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Post originale di: P Schmied ,


"Health" is a measure of discharge rate.    The phone has logic that calculates the remaining capacity and compares it to the battery spec.   There are apps, sometimes built-in, that will discharge a battery when nothing else is happening for a short time, calculate the discharge rate from the voltage drop, and interpret that as "health".

Every time you discharge a Li-Ion battery to below 10% of spec capacity or charge it to above 95% spec capacity it is damaged slightly, loses capacity slightly faster than normal.  The charger furnished with a phone works with the phone to prevent over (+95%) charging, an aftermarket charger may not.

Degradation may seem to be excessive during the early part of a battery's life. Li-Ion batteries have a learning curve and increase capacity during the first series of charging cycles.  That's why EVERY device that uses them says to FULLY charge them BEFORE first use.  Few users  do this.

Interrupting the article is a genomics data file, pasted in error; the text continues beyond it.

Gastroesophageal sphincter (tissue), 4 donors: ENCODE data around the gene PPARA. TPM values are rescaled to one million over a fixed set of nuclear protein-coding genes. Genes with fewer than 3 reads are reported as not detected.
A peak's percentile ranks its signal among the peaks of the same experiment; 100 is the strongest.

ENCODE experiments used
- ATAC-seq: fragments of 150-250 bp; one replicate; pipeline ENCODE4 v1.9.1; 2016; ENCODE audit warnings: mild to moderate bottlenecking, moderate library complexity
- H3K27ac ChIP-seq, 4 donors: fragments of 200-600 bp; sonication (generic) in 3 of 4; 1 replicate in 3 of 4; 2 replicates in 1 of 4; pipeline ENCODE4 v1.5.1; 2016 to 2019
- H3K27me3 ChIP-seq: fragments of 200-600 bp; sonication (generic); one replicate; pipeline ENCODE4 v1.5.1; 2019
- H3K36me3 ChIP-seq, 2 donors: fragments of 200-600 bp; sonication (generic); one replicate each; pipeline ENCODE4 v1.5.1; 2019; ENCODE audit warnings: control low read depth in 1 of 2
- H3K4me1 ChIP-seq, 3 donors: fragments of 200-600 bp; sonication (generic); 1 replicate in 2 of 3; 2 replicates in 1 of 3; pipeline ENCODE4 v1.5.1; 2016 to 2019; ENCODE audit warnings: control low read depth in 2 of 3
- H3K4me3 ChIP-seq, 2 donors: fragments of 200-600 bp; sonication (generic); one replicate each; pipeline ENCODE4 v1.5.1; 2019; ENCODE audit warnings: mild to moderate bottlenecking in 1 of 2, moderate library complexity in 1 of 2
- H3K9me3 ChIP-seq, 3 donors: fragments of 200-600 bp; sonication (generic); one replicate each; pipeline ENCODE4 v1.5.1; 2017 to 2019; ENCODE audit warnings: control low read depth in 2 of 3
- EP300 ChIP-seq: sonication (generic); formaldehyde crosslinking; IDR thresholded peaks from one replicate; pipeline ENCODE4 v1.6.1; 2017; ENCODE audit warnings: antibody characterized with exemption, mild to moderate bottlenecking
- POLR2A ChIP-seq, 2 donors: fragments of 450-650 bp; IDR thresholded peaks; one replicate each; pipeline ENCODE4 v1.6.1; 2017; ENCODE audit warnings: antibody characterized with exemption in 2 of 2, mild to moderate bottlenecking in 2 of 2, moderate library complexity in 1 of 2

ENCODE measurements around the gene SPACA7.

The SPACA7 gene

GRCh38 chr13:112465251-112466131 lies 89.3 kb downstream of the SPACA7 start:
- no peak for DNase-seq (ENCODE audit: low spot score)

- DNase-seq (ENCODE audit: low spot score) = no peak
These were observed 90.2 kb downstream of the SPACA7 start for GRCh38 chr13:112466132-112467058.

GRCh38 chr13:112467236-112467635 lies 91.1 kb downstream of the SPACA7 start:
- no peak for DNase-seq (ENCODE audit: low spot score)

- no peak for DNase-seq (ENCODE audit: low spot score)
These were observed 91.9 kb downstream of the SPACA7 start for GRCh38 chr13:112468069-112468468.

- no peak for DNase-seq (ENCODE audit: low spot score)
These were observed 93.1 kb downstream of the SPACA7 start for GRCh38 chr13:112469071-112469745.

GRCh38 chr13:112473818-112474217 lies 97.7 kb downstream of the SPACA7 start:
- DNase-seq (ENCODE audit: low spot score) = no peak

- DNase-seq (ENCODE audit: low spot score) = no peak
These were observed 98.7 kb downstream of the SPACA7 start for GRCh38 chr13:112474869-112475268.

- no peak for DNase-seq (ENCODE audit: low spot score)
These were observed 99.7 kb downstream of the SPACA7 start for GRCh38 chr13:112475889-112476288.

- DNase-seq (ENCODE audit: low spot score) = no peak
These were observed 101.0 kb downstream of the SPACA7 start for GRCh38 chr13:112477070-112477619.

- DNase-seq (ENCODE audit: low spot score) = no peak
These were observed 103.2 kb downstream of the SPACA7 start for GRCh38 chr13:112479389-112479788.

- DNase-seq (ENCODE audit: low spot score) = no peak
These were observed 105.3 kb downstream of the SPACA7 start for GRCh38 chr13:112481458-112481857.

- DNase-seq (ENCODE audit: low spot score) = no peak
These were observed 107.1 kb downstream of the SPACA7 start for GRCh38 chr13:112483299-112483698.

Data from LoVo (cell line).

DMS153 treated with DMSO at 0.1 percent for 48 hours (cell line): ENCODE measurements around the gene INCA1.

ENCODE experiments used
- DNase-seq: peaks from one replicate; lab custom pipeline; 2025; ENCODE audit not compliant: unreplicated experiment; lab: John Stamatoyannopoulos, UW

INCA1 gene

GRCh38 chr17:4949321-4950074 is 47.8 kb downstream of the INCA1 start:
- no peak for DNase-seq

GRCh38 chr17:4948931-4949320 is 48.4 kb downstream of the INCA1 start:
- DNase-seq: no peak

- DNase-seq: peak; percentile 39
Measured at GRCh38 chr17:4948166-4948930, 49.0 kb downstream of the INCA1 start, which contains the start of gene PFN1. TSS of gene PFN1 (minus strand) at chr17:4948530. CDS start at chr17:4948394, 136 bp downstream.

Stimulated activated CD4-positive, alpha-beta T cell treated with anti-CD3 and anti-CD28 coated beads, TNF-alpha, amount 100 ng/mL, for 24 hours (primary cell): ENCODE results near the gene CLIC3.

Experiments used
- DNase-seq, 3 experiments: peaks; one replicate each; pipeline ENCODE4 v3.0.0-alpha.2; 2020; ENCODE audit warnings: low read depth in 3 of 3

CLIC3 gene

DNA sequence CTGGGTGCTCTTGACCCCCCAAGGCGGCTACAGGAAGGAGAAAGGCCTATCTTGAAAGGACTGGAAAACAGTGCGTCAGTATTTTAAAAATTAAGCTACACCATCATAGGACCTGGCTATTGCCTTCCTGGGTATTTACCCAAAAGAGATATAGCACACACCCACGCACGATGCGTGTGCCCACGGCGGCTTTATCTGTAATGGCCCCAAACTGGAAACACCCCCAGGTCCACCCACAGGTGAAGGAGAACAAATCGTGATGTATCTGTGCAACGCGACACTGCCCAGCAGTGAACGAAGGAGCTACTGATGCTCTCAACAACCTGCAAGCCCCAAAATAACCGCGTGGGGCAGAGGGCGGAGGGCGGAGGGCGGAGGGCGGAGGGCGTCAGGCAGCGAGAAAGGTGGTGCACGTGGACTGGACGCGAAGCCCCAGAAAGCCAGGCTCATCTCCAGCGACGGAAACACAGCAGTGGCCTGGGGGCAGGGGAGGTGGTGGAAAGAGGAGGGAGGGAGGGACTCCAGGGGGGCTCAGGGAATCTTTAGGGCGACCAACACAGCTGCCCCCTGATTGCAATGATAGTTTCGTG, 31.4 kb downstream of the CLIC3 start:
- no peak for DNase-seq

(I tested a Li-Ion battery pack with a new drill after an initial timed, not indicated, full  charge, and  timed how long the drill  would work, bu drilling holes in wood.  I repeated this 5 times. Each time the run time increased.  The "capacity" after 5 charges was 20% more than the first time.

For you, more important than absolute "health" is whether its "health" continues to degrade faster than 0.75% per month. A typical  Li-Ion phone  battery will provide 70% capacity after 3 years of being in continuous service.